Russian Asylum Seekers Surge in US, Gay Laws Seen as Factor

WASHINGTON, October 24 (By Carl Schreck for RIA Novosti) – The number of Russians seeking asylum in the United States spiked by nearly 16 percent this year, a jump that comes amid anecdotal evidence that more and more Russians are petitioning for stateside sanctuary based on claims of persecution due to their sexual orientation.

“We’ve seen at least for the last two or three years a dramatic increase in our Russian clientele,” Aaron Morris of Immigration Equality, the largest organization assisting lesbian, gay, bisexual and transgender (LGBT) asylum seekers in the United States, told RIA Novosti on Thursday

The United States received 837 asylum applications from Russian nationals in the 2013 fiscal year ending Sept. 30, up from 722 applications the previous year and the most since 2002, according to data provided to RIA Novosti by US Citizenship and Immigration Services (UCIS).

Many Russian asylum claims cite persecution back home due to race, religion or political convictions, but it is impossible to state with certainty what has driven the increase. UCIS could not provide a breakdown on the types of persecution claims made by the applicants, and privacy laws prevent officials from discussing details of individual cases.

But Immigration Equality and individual immigration lawyers handling a range of Russian asylum cases told RIA Novosti that they have seen a notable rise in LGBT applicants from Russia over the past year amid new Russian laws on homosexuality criticized by rights activists and Western governments.

Immigration Equality has received 99 inquiries from Russian LGBT asylum seekers so far this year, up from 63 inquiries it fielded in 2012 and 35 in 2011, Ameesha Sampat, a spokeswoman for the group, told RIA Novosti on Thursday.

Morris, a senior attorney with the group, said it has handled 42 such cases initiated this year, 11 of which resulted in the applicants being granted asylum.

He added that a majority of these clients spoke to the group about incidents of disturbing violence against gays in Russia and controversial legislation on homosexuality enacted by Russian President Vladimir Putin earlier this year that introduced steep fines for the “promotion of nontraditional relationships to minors.”

The Kremlin maintains that the law does not prevent adults from making their own sexual choices, but it has been sharply criticized by world leaders – including US President Barack Obama – and opponents who say it amounts to a state-supported crackdown on gay people.

Several immigration attorneys running solo practices also told RIA Novosti they have seen an uptick in inquiries and cases involving LGBT Russians seeking asylum in the United States.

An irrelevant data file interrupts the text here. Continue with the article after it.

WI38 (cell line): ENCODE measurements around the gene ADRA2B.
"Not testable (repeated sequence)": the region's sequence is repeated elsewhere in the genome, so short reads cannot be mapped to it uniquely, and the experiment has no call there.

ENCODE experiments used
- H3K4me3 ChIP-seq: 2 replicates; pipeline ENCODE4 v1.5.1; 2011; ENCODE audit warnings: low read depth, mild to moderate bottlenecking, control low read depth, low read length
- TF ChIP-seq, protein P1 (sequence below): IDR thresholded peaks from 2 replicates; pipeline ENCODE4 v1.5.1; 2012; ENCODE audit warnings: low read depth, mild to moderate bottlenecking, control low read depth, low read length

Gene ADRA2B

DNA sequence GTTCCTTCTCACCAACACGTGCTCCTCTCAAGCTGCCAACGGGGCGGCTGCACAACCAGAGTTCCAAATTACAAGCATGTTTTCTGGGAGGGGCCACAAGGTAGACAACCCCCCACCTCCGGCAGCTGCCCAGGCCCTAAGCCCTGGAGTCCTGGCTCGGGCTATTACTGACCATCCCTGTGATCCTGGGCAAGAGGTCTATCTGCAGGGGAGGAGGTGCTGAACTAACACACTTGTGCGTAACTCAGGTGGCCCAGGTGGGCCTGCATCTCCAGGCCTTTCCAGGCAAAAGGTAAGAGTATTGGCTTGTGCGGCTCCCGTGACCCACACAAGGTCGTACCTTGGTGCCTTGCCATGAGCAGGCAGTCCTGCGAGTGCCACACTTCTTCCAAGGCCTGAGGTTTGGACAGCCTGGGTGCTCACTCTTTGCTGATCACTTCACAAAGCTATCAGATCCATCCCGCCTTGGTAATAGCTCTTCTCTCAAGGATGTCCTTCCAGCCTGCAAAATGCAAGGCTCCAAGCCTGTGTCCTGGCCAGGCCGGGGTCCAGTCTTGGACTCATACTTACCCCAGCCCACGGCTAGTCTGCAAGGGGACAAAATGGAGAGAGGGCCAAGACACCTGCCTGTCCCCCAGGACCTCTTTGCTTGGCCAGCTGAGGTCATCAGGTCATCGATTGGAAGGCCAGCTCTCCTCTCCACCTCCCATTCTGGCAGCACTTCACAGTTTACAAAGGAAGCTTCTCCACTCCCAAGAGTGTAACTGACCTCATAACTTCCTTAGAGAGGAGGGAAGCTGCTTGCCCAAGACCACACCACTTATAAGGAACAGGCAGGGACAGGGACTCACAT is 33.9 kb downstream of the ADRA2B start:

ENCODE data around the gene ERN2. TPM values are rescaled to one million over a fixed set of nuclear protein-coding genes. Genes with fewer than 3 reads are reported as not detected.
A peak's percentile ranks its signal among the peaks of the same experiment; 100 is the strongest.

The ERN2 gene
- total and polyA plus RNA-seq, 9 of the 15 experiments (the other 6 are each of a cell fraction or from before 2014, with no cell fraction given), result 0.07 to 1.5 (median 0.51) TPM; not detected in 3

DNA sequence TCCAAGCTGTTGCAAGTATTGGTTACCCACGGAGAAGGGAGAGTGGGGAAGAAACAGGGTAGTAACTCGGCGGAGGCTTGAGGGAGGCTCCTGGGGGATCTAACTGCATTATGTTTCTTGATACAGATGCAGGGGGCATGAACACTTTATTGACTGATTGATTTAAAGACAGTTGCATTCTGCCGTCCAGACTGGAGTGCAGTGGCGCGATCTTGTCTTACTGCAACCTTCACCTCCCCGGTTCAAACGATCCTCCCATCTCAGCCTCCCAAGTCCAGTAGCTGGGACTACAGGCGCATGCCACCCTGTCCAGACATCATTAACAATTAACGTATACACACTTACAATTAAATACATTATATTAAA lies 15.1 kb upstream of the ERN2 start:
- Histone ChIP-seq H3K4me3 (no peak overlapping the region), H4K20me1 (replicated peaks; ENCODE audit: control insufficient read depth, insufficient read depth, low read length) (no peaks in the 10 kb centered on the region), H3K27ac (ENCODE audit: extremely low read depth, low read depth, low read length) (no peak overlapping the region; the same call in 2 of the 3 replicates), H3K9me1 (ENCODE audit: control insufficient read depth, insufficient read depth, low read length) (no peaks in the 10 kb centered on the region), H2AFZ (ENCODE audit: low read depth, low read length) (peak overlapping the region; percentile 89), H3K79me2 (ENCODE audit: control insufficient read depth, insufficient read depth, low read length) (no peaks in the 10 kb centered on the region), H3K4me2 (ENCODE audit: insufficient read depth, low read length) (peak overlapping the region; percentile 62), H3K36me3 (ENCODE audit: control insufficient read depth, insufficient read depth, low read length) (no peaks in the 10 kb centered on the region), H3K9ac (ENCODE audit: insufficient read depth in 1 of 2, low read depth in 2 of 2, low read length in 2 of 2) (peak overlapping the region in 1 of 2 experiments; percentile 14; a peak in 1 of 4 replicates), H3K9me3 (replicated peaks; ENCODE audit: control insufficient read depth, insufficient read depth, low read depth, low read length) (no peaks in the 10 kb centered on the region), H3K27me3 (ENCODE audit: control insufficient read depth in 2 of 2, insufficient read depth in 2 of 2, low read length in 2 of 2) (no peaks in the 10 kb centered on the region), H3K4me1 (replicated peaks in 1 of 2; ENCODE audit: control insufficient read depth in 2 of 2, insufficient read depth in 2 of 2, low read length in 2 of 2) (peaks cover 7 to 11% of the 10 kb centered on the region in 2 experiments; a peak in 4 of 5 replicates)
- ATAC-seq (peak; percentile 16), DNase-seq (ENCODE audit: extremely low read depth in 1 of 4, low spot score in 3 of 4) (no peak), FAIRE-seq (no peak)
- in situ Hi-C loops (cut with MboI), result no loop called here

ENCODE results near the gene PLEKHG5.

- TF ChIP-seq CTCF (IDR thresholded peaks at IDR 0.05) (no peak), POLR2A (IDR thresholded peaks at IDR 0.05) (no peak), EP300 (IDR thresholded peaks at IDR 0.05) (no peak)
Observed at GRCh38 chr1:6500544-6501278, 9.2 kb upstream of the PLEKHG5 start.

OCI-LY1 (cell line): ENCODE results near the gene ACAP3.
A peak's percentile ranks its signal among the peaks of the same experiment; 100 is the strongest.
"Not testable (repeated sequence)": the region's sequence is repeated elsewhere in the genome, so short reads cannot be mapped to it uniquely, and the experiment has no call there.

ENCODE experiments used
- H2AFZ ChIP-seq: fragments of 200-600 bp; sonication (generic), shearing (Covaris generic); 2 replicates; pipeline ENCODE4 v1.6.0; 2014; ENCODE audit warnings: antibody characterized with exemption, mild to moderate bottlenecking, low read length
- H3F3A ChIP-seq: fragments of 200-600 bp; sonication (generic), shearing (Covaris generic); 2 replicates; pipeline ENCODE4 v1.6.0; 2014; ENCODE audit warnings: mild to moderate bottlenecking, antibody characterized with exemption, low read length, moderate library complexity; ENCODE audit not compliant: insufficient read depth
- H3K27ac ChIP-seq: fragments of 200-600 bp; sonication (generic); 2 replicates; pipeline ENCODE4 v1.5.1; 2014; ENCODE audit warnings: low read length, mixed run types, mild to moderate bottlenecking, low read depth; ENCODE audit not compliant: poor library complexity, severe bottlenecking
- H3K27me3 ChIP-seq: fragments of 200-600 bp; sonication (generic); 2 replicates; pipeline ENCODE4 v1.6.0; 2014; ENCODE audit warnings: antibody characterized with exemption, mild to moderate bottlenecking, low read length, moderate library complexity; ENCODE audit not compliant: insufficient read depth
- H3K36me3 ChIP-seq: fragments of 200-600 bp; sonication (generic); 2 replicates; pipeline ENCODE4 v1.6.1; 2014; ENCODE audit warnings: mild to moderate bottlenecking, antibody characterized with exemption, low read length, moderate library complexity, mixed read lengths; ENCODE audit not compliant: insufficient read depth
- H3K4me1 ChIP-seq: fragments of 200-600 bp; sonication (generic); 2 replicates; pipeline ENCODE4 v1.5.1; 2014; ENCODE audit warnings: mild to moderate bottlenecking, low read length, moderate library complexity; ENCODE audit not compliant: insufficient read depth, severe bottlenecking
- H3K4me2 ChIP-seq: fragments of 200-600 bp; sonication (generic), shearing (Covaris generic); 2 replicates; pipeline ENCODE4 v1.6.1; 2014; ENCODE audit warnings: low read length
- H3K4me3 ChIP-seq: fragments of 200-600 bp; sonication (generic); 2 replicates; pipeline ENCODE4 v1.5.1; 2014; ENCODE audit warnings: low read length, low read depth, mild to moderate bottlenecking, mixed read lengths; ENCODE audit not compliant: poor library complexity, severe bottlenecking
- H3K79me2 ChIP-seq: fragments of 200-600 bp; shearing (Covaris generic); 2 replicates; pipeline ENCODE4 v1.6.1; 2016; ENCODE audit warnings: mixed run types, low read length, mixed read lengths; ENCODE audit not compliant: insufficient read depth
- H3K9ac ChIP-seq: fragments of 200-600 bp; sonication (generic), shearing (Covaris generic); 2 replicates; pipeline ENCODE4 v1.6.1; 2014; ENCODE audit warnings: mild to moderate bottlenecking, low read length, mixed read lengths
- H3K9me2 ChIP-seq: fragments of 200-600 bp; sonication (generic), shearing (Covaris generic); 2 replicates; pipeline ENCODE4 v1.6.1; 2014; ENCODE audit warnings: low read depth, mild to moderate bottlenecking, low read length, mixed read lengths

“A majority of the recent cases from Russia are pretty much connected to the gay climate in Russia,” Tsirina Goroshit, a Russian-speaking immigration attorney in New York City, told RIA Novosti.

Goroshit said she handled “a few” asylum applications from gay Russians last year. This year she is handling “much more than a few applications,” she said, though she declined to give the exact number.

Goroshit added that she has received about two inquiries a week this year from gay Russians considering applying for asylum in the United States citing persecution in Russia, considerably more than the number of inquiries she received last year.

New York-based attorneys Alena Shautsova and Irene Vaisman also said they have seen an increase in inquiries from LGBT Russians interested in applying for asylum, though both said that increasing legal recognition of gay rights in the United States may also be partly responsible for the apparent trend.

Several states have legalized same-sex marriage, and the US Supreme Court in June struck down the Defense of Marriage Act (DOMA), declaring unconstitutional a federal statute denying benefits to same-sex couples.

“I think it’s mainly been because of DOMA,” said Vaisman, who is currently handling asylum applications for two lesbians from Russia who married each other in the United States.

Vaisman added that the overall increase of US asylum applications from Russia may also be due in part to political conditions in Russia, whose government has been accused by opponents and Western officials of stifling dissent. Russia has repeatedly dismissed the accusations, saying it adheres to international norms of human rights and democratic government.

Shautsova told RIA Novosti that she has seen a drop in inquiries from Russians claiming political persecution at home and an increase from those citing discrimination due to their sexual orientation.

“We have great success with them because the climate is so much different in the United States than it is in Russia,” Shautsova said. “It’s relatively easy to prove their claims compared to other kinds of claims.”

Shautsova said she fields five to six inquiries from Russians every week, about three or four of which are from LGBT individuals. She has handled around five cases for LGBT applicants from Russia this year, she said.

Almut Rochowanski, co-founder of the New York-based Chechnya Advocacy Network, which among other activities assists refugees from Russia’s restive North Caucasus region, said she has “a hunch” that the rise in total US asylum requests from Russia is due to LGBT applicants.

She said, however, that such increases are often due to “opportunistic developments,” such as a “new avenue” to asylum launched by immigration lawyers, as well as by individuals or groups arranging illegal immigration for Russian applicants.

An eased visa regime between Russia and the United States established last year could also be a factor, as prospective asylum recipients must make it to the United States or a port of entry in order to apply, Rochowanski said.


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